The Plateau Culture Area is the area between the Cascade Mountains and the Rocky Mountains in Washington, Oregon, Idaho, British Columbia, and Western Montana. From north to south it runs from the Fraser River in the north to the Blue Mountains in the south. Much of the area is classified as semi-arid. Part of it is mountainous with pine forests in the higher elevations.
The High Desert Museum in Bend, Oregon has a number of displays about Plateau Indians, including one that looks at the Indians as cowboys. According to the Museum display:
“With the advent of reservations, many Plateau Indians transformed their old horse culture into cattle ranching, taking advantage of treaty rights which allowed them to pasture cattle on unclaimed lands outside reservations.”
During the twentieth century, the horse became less of a working animal and more a symbol of Indian pride and heritage. According to the Museum display:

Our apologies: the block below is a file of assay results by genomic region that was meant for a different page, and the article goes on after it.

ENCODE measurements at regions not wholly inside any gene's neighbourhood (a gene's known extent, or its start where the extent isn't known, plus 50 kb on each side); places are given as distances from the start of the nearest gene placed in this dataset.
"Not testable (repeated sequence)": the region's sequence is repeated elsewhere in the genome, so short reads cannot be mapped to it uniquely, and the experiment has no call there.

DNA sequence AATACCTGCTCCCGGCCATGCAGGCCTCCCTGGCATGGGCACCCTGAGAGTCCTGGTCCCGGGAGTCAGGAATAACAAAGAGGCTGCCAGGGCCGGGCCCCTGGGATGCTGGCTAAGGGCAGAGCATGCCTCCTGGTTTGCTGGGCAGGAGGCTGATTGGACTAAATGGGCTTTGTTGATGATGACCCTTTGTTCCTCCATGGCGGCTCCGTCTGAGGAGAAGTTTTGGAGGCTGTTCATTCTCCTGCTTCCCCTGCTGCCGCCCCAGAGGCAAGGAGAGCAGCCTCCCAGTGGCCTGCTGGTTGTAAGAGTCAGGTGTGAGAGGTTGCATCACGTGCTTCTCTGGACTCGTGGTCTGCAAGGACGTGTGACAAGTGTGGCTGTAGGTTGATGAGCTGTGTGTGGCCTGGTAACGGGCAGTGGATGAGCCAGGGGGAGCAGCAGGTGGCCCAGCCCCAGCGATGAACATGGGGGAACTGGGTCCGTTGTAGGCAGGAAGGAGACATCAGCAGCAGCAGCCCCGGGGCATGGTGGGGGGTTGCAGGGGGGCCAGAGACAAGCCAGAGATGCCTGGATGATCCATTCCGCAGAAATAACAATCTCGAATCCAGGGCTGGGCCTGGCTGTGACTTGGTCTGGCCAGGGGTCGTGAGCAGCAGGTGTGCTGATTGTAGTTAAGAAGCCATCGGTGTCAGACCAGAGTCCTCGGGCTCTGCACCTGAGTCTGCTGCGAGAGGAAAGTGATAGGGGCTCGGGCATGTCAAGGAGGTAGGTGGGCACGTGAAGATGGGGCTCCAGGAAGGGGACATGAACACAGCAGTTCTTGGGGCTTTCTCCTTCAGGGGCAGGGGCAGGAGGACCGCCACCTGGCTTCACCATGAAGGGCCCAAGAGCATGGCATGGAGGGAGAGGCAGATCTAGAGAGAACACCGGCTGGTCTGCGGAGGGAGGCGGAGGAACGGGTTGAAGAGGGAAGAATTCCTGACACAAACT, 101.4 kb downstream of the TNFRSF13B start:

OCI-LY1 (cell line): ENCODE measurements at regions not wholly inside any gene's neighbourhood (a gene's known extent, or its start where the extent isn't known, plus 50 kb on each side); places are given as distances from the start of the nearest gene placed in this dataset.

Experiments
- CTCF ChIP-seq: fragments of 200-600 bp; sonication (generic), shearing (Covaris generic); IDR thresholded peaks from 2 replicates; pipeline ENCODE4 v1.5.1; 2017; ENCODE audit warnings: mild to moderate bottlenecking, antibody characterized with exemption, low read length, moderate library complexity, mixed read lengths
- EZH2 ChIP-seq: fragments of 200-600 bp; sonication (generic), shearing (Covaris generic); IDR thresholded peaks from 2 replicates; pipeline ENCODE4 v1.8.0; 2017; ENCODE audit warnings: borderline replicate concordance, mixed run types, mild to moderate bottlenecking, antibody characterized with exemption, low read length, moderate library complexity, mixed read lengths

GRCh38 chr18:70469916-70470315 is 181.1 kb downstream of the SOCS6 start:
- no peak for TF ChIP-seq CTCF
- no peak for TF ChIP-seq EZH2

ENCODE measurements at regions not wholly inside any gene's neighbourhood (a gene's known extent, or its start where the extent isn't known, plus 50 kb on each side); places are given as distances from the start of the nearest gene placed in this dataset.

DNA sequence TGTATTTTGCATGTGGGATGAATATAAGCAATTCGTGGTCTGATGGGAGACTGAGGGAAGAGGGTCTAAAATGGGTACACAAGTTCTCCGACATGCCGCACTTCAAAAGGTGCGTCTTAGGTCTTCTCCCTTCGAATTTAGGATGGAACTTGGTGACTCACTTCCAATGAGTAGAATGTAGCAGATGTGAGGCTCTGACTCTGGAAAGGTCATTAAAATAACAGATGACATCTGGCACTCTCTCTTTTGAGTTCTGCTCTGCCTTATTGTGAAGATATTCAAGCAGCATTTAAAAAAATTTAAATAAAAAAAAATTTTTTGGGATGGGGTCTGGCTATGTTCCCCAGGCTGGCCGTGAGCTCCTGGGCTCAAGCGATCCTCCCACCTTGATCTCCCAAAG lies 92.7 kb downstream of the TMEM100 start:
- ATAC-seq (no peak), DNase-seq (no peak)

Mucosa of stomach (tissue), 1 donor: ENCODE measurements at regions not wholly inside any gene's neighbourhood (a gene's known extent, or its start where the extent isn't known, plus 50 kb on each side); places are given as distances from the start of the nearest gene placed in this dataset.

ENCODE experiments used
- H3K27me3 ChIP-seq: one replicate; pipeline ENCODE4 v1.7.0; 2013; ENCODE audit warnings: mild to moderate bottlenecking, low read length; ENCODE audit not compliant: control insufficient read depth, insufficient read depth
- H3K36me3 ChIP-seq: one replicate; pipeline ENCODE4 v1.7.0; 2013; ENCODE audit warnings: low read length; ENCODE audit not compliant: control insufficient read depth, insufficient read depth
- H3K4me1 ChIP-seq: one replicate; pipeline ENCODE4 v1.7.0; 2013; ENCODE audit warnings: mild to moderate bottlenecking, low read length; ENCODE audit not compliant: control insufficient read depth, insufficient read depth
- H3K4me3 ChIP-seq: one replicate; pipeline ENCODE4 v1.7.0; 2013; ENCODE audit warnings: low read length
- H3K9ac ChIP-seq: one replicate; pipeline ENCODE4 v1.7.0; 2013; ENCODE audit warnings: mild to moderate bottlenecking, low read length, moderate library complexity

“In the first half of the twentieth century, Plateau Indians used their horses for farming, rounding up cattle, trading, and transportation. As more Indians purchased cars and trucks, the role of the horse in Plateau life changed, becoming a symbol of friendship and help. Plateau Indian love of horses is still expressed in parades, ceremonies and rodeos, colorfully adorned with traditional Plateau-style horse regalia.”
According to the Museum display:
“In the 1920s, rodeo emerged as one of the most popular sports in Plateau country, spurred on by the success of Jackson Sundown and the growing number of Indian cowboys. Indian rodeos possess features that make them distinctively Native American. In addition to the standard forms of competition, the events often include traditional social dances called powwows, ancient gambling games called stick games, and feature dare-devil horse racing by both men and women.”
Shown below are some of the rodeo-related Indian artifacts which are one display.